“Jennifer, you have melanoma.” These four words changed my life forever. I was your typical 26 year old young woman. I had a good job, great family, wonderful friends, a loving boyfriend, and I was enjoying life in sunny San Diego. Before cancer, my biggest concerns were getting to work on time, paying rent (instead of buying that dress I had been eyeing), and figuring out where to meet up with friends on Saturday night. Never did it cross my mind that I might be diagnosed with cancer at such a young age. Cancer isn’t supposed to happen until you are older, right? I was the poster girl for living a healthy and active lifestyle. I ate the right foods, I exercised daily…I mean, how could someone like me who ran every day on the beach get melanoma? And then it hit me. My history of sun exposure.
I have spent a great deal of my life in the sun. At age six I began my career as a competitive swimmer, spending up to 5 hours a day in the sun – 6 days a week. Throw in years of soccer and water polo on top of that, and there truly wasn’t a day where I wasn’t in the sun. After high school I continued my swimming career at UCSB, and even nabbed my dream job, lifeguarding on the beautiful Santa Barbara beaches every summer. Because I have olive skin and never burned, I assumed that I was “safe” from skin cancer. This feeling of invincibility continued after college as I hit the tanning booth every once in a while to keep the “healthy” appearance I had always loved as an athlete. I look back now and see the irony of my faulty logic. Maintaining that “healthy” look would actually be what would make me sick.
Before I found out that I had melanoma cancer I had seen three different doctors about a light pink, almost flesh toned, perfectly round and perfectly symmetrical spot on my left foot. The 1-2 mm growth had risen from nothing over the past couple of months and it seemed to be growing still. When I went to see the doctors it was dismissed time and time again. The three misdiagnoses occurred over a four month period, each time with me anxiously implying that I wanted it gone. The final doctor agreed to remove the growth for “cosmetic reasons.” Although my insurance would not cover the procedure, I went in 2 weeks later to have it removed. A week later my doctor called me with the news. I had stage 2 melanoma and I would need to make an appointment with an Oncologist. He also mentioned that I may need surgery to get clear margins around the growth and to determine whether the cancer had spread to my lymph nodes. In addition, I would need a PET/CT scans to search for signs of metastases in my internal organs. I was in complete and utter shock. In one week, I went from feeling like a vain, superficial person, digging into my savings for “cosmetic reasons” to feeling disappointed in myself for not trusting my own instincts.
After another surgery, this time a sentinel node biopsy, I was told by the surgeon that I was “one of the lucky ones!” He reported that they had not found any cancer in the sentinel node and that everything was clear. This was the best news I could have hoped for. We had caught it before it spread! Unfortunately that feeling of euphoria was short lived. My world was once again turned upside down a short time later. Upon further tests, they had found isolated tumor cells – bumping me up from Stage 2 to Stage 3A. Needless to say this was NOT the promotion I was hoping for. I would need to undergo another operation, this time to remove even more lymph nodes. Post surgery, I would then need to begin Interferon treatment, the only FDA approved treatment for Stage 3 Melanoma. Interferon would consist of 1 month IV injections administered daily in the local hospital plus 11 months of lower dose self injections.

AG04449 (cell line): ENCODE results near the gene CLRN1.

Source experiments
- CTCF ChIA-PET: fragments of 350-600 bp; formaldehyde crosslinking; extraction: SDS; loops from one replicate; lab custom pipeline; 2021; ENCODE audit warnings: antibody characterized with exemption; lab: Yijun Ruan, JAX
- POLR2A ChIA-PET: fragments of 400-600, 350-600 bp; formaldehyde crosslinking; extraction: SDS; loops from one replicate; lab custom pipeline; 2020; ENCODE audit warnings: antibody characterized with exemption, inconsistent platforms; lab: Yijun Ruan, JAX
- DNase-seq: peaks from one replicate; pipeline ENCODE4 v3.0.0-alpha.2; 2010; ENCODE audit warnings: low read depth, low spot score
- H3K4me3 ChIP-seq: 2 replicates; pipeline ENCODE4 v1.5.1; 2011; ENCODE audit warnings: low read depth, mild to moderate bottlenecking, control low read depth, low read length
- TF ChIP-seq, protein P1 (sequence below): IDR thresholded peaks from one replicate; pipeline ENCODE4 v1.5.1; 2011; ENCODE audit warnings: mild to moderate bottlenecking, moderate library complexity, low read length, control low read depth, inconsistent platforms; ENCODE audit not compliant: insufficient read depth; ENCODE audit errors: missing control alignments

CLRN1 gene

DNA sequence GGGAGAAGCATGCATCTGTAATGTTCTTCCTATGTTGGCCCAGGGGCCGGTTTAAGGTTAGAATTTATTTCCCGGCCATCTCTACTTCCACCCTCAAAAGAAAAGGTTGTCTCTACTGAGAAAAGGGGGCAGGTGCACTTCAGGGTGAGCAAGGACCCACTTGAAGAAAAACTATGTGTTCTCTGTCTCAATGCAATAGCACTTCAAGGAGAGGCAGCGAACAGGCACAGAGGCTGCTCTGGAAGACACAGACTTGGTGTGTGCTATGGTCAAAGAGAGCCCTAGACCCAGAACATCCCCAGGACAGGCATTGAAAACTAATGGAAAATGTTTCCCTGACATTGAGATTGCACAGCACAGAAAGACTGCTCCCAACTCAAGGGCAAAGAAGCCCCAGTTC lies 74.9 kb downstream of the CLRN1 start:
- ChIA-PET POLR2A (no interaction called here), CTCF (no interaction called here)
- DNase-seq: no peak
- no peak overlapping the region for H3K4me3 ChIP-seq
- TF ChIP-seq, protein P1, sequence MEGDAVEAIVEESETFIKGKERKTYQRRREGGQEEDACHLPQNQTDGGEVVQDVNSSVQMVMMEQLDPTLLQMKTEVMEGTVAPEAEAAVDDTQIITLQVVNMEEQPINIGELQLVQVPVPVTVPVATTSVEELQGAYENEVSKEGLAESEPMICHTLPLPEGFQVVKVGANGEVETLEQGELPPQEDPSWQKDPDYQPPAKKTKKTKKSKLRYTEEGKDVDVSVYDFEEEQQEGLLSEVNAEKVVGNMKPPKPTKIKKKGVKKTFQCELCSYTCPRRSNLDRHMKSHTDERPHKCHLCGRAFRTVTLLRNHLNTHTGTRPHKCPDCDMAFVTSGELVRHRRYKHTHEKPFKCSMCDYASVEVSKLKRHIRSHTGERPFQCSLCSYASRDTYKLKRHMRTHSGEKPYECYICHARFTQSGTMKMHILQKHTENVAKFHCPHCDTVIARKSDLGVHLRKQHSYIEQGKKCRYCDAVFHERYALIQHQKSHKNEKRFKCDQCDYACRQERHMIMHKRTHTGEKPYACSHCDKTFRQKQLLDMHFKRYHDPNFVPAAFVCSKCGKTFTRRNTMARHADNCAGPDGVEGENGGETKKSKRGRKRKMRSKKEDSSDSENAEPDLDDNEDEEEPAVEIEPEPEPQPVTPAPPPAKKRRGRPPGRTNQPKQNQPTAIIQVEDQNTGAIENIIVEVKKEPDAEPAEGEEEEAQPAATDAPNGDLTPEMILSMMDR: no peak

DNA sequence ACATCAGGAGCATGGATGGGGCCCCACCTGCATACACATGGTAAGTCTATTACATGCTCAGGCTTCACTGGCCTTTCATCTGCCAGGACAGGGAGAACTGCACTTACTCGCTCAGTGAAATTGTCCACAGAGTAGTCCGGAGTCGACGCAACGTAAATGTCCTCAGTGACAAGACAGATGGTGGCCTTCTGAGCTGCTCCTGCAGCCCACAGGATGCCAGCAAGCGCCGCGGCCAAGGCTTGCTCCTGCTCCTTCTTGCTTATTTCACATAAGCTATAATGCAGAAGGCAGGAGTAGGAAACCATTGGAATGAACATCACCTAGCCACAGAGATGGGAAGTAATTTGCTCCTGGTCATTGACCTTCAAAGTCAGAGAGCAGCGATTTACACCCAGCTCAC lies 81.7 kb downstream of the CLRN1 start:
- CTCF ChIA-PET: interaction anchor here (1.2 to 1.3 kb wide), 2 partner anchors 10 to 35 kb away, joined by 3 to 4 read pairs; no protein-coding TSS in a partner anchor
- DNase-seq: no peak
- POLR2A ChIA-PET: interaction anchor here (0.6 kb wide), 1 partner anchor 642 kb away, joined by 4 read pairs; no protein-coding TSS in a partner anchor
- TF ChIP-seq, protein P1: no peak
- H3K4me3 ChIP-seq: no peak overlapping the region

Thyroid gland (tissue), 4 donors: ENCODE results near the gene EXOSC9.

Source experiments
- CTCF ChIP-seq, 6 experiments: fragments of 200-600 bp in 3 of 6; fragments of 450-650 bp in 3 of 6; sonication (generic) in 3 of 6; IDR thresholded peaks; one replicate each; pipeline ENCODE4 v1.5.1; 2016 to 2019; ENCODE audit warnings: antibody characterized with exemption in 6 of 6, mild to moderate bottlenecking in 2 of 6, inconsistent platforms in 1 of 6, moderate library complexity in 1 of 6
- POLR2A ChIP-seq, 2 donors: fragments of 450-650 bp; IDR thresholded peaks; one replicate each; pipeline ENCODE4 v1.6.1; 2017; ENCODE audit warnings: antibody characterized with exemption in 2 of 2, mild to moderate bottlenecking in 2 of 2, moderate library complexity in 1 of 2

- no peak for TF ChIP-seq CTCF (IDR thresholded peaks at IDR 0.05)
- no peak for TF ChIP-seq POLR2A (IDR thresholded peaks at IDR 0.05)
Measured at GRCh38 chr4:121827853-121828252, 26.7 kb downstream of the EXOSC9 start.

After completing a year of Interferon and feeling like I had the never-ending flu (which was no picnic), I am excited to no longer be bed ridden. Though I am extremely grateful for the treatment I underwent, I, like all melanoma patients, was excited to get my life back and get back to doing the things that I love. Most of all, I wanted to stop thinking about lingering malignancies with every minor headache. Although they have found no additional cancer in my lymph nodes, I will never, ever be in the clear. There is a 60% chance my Melanoma will come back. Since there is no cure for melanoma and because we lack effective treatment to prevent reoccurrence, the disease will most likely rear its ugly head, and once again I will have to put on my gloves and enter the ring. I just hope and pray that I can keep the beast at bay for as long as possible. I have big plans for my future and I fully intend to carry them out!
Before cancer I had always wanted to be a nurse and to help others, but the medical field intimidated me, and to be quite honest, the blood and needles made me a bit queasy. Now, after 3 surgeries, a month of IV interferon, 3x weekly self injections, and countless PET/CT and skin exams, I finally have the confidence to make that leap into medicine. Now that I know what it feels like to be the human pincushion, I plan to share that love with others. I believe that my experiences have not only made me a stronger person, but they have enabled me to be more empathetic and understanding of those in similar situations. I can only hope that the research that has led me to this point of the fight can serve to eradicate this sneaky predator.
Written by: Jennifer Moeckel, Stage 3 Melanoma survivor, California